But let’s suppose that Patch is a wonderful product, and everyone in every community ends up reading their local patch – and that Patch’s nationwide reach doubles to 100%.
Then Patch will have 20+ million uniques.
That sounds like a big number until you remember that Patch has ~800 editors, a couple hundred sales people, and whole bunch of support staff in New York. Remember, Huffington Post just turned profitable this year, and it has about 20 million more uniques with about 900 fewer staffers than Patch.
Huffpo will generate about $50 million of revenue this year from its 25+ million uniques. Unless Patch generates several times the revenue-per-unique that Huffpo gets, the ad-driven numbers just don’t work. Even if Patch got to 25 million uniques and generated $100 million of revenue (2X Huffpo’s per unique), it would still be losing money.
So the big honking problem with Patch is that even in an excellent-case traffic scenario, it just doesn’t get that much traffic for the amount of money it costs to operate.
So, is there no hope?…
Photo: Michael Seto
THE ONLY WAY PATCH CAN WIN
The only way Patch wins is if it can prove that local, geographically-pinpointed traffic is more valuable than national, broad-based traffic – by several multiples.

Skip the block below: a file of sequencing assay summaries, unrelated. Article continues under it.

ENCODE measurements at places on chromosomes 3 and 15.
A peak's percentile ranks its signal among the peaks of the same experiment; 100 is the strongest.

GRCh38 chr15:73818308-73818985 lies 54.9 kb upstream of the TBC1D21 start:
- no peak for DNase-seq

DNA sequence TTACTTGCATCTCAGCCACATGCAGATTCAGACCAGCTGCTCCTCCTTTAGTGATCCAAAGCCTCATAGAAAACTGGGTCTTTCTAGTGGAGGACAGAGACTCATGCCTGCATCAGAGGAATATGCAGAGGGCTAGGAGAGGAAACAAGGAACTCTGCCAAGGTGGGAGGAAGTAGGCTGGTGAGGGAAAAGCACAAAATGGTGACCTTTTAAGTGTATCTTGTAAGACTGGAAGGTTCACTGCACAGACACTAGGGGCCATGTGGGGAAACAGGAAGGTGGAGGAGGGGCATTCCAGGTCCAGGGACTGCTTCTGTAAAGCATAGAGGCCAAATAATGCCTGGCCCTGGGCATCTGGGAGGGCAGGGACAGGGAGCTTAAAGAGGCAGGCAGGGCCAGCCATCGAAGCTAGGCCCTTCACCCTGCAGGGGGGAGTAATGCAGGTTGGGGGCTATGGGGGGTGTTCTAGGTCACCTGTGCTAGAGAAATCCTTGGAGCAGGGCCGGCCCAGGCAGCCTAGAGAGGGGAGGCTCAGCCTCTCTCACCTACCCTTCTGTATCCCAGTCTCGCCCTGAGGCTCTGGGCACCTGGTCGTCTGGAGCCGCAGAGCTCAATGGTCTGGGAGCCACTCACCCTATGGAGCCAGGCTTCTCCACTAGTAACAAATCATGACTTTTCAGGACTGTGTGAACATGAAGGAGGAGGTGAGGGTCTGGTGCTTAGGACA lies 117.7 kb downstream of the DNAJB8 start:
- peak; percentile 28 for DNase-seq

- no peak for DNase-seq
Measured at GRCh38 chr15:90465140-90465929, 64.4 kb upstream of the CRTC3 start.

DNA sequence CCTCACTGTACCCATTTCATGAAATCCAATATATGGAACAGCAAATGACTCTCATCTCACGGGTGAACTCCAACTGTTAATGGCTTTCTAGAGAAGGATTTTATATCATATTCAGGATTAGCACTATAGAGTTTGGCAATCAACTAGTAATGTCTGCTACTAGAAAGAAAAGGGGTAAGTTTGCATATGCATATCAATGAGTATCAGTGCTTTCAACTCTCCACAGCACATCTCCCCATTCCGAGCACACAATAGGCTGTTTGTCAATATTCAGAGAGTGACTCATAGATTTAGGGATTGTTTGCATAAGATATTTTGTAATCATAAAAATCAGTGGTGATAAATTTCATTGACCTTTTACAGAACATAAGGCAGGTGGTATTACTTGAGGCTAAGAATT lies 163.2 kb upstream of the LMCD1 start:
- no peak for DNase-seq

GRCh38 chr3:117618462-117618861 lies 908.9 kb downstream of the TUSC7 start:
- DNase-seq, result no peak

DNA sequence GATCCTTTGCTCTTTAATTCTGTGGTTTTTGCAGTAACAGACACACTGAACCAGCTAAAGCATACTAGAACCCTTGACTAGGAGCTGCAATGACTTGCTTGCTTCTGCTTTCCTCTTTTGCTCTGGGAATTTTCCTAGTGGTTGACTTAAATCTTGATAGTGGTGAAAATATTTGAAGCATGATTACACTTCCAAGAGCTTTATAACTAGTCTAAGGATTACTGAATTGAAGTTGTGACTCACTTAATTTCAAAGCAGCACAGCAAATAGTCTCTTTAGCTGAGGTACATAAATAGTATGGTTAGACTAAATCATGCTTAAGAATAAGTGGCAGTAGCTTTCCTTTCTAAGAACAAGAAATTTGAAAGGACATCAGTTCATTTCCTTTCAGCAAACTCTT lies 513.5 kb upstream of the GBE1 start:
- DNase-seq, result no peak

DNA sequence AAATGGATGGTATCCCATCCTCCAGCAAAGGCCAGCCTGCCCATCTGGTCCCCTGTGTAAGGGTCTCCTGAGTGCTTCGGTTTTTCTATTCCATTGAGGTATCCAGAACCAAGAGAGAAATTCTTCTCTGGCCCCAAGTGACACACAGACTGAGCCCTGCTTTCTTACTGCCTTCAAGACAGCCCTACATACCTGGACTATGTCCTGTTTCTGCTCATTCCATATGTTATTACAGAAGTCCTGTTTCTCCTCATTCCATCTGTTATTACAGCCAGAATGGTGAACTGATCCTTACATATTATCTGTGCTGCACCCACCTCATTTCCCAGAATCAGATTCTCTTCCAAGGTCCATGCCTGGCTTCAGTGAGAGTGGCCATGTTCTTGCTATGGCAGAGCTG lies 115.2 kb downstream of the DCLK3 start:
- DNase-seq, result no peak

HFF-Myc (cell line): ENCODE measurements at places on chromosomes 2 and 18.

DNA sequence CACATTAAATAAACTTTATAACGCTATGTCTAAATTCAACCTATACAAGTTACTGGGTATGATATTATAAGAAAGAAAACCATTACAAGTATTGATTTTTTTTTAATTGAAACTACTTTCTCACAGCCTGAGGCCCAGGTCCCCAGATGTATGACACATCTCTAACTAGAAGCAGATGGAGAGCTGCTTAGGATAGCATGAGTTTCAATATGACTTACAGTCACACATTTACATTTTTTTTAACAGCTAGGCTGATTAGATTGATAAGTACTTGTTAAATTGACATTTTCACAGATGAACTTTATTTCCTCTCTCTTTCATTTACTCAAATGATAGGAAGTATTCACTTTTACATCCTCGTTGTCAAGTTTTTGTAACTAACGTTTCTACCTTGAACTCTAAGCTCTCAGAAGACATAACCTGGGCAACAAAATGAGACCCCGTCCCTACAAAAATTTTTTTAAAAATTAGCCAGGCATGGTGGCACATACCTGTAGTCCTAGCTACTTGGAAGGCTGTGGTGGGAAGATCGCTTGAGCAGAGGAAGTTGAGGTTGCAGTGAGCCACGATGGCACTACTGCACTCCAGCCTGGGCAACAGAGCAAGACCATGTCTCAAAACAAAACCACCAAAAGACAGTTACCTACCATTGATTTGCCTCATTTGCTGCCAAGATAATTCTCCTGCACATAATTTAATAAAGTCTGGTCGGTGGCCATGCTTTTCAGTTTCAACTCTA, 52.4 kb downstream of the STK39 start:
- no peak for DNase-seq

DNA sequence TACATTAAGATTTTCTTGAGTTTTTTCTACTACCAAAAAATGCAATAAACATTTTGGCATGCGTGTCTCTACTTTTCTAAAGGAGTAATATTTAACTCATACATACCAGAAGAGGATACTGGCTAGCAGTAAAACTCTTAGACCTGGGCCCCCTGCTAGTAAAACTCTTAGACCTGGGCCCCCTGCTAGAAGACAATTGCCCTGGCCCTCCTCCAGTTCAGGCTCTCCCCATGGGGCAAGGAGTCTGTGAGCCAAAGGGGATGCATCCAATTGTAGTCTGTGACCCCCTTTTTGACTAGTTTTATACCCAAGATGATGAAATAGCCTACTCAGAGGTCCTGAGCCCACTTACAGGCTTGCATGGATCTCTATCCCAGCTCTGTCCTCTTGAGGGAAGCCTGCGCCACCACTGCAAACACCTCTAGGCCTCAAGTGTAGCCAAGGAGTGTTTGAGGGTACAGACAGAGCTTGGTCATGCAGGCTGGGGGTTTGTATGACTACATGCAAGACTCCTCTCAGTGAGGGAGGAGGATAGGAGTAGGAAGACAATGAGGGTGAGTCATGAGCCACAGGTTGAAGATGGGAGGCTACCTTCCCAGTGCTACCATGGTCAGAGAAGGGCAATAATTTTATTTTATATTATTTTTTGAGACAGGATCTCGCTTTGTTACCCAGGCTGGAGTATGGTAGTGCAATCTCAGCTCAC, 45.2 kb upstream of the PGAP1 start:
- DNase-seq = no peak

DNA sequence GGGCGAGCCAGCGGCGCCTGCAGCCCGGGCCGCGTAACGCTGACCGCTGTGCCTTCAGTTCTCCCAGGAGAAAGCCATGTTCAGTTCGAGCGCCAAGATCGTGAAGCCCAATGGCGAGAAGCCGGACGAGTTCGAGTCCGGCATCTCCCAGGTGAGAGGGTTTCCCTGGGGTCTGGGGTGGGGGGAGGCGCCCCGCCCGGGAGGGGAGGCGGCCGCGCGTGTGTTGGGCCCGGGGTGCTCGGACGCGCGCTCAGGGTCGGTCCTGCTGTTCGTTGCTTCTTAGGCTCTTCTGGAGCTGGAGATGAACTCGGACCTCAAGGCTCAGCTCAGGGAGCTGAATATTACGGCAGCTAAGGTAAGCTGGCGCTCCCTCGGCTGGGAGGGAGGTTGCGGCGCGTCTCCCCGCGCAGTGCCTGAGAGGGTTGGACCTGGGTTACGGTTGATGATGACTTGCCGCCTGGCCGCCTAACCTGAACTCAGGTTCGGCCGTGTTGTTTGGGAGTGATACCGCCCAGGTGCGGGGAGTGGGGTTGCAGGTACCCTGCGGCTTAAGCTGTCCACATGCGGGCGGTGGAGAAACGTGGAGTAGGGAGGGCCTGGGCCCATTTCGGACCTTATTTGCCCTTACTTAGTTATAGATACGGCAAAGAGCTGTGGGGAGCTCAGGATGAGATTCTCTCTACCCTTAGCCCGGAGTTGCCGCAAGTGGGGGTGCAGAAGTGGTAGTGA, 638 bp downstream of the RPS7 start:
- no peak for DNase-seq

And maybe it’s possible to do that with the current ad model, but it’s going to require huge (expensive) local sales efforts and pricing that is at least 3X as high as national ad pricing.
One other route to a win might be through building the monetization engine that everyone else is now jumping into with both feet: Daily Deals.
The good news for Tim Armstrong and his Patch boss, Warren Webster, is that there is a startup out there right now doing just that. Groupon, which sells nothing but local advertising, turned down a $6 billion acquisition offer from Google last fall, and is on track to IPO at a $15 billion valuation in 2011 or 2012.
Of course, Groupon has 51 million email subscribers, who already buy deals worth $2+ billion a year.
Right now, Patch just sells banner ads, video profiles, upgraded listings, out of town listings, and coupons.
If Patch can grow to 20 million uniques and if it can convince a big proportion of its readers to subscribe to a daily email with a Groupon-like coupon attached – two very big ifs – there is some hope for Patch – and, in turn, AOL.
So far, it’s looking good. A Patch rep tells us that newsletter subscribers grew 33% in February, 174% in the last three months, and 603% in the last 6 months. (Though it’s easy to grow fast off a small base.) In the three towns where Patch has resided longest, 35% of the population subscribes to their local newsletter.
Of course, building an email newsletter business is quite different than building a coupon business like Groupon’s. So Patch will have to build that, too.
But maybe, someday, Patch can get to 10 million or so email subscribers, and build a huge local deal salesforce (which is different than a display sales force). And then go compete with Groupon.
That would be a wonderful outcome, considering the current dismal cost-to-revenues ratio.
But here’s another question: If AOL intends to monetise local content through daily deals, wouldn’t it have been easier to take the hundreds of millions of dollars being invested in Patch and invest them in Groupon’s closest competitor, AOL cofounder Steve Case’s local investment LivingSocial?